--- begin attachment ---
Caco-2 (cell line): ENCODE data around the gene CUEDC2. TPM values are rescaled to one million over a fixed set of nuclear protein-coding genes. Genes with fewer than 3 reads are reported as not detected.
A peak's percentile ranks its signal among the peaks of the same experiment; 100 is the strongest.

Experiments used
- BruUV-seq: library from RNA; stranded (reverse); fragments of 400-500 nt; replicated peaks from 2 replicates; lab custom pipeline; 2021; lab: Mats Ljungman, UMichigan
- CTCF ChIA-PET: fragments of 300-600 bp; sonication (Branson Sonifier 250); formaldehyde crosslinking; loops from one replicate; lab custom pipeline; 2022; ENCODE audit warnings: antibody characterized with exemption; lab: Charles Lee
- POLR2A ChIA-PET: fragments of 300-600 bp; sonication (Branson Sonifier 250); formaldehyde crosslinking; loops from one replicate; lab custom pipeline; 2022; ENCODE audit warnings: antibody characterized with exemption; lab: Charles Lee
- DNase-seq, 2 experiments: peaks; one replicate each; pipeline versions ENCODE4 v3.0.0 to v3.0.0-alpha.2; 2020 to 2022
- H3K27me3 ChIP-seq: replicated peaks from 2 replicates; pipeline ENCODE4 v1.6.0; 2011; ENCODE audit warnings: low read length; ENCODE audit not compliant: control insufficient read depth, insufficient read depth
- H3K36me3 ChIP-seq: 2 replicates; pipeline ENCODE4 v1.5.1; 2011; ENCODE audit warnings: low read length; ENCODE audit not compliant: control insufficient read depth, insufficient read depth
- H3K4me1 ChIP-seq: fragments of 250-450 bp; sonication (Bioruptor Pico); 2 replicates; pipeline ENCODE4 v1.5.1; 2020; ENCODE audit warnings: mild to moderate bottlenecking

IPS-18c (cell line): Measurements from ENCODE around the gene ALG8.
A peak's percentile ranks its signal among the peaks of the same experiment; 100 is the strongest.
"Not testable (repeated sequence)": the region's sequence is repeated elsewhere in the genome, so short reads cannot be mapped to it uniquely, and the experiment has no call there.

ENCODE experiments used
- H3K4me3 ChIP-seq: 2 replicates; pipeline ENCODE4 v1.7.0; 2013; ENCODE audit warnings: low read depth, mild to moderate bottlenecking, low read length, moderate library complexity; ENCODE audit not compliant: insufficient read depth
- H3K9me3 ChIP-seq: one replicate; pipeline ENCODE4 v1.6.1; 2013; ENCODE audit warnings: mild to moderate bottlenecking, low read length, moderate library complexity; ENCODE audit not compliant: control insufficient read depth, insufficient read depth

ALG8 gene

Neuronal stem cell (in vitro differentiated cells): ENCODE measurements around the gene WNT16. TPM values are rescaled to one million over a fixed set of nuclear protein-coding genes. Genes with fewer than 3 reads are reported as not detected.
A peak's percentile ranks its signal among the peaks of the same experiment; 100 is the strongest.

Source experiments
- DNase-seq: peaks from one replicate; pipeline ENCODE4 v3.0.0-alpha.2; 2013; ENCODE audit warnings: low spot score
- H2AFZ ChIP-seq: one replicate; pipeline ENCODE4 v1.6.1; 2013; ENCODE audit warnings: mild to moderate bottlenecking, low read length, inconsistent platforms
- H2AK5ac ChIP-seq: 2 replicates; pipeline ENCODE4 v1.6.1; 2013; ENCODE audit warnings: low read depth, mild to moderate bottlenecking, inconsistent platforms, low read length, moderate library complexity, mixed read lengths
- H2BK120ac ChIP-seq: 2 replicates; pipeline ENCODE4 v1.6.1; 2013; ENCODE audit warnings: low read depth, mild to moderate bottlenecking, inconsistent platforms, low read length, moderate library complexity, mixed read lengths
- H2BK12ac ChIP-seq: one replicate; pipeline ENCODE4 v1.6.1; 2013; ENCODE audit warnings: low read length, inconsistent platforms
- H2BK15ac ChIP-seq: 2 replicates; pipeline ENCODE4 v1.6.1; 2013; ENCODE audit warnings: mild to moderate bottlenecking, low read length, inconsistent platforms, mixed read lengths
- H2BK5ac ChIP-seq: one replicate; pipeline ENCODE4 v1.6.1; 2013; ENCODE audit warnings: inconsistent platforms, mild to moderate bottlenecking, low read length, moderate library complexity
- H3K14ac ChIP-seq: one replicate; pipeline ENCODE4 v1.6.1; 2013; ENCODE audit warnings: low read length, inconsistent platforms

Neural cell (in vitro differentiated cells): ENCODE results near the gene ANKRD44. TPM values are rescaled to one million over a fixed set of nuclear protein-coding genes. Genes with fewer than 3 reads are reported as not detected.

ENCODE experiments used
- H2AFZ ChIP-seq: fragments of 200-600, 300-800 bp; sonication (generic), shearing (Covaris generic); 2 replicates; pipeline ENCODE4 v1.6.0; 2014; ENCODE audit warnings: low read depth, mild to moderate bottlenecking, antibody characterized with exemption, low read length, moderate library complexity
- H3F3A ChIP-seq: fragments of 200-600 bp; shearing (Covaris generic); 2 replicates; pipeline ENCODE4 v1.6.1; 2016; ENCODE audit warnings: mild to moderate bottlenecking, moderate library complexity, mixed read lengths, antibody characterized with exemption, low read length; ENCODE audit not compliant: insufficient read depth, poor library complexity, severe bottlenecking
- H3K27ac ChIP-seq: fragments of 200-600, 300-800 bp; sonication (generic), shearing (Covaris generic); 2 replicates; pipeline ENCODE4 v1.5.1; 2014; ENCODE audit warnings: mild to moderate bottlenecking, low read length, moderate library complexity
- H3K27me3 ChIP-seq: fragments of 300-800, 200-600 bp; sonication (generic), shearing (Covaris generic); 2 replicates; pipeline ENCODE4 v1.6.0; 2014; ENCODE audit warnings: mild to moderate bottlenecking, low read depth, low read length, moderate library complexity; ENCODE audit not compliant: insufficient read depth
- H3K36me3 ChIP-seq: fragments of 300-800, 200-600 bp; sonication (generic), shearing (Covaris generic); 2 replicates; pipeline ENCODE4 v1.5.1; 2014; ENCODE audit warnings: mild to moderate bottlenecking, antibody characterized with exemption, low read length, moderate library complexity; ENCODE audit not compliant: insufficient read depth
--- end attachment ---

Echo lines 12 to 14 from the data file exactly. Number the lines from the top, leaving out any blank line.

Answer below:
A peak's percentile ranks its signal among the peaks of the same experiment; 100 is the strongest.
"Not testable (repeated sequence)": the region's sequence is repeated elsewhere in the genome, so short reads cannot be mapped to it uniquely, and the experiment has no call there.

ENCODE experiments used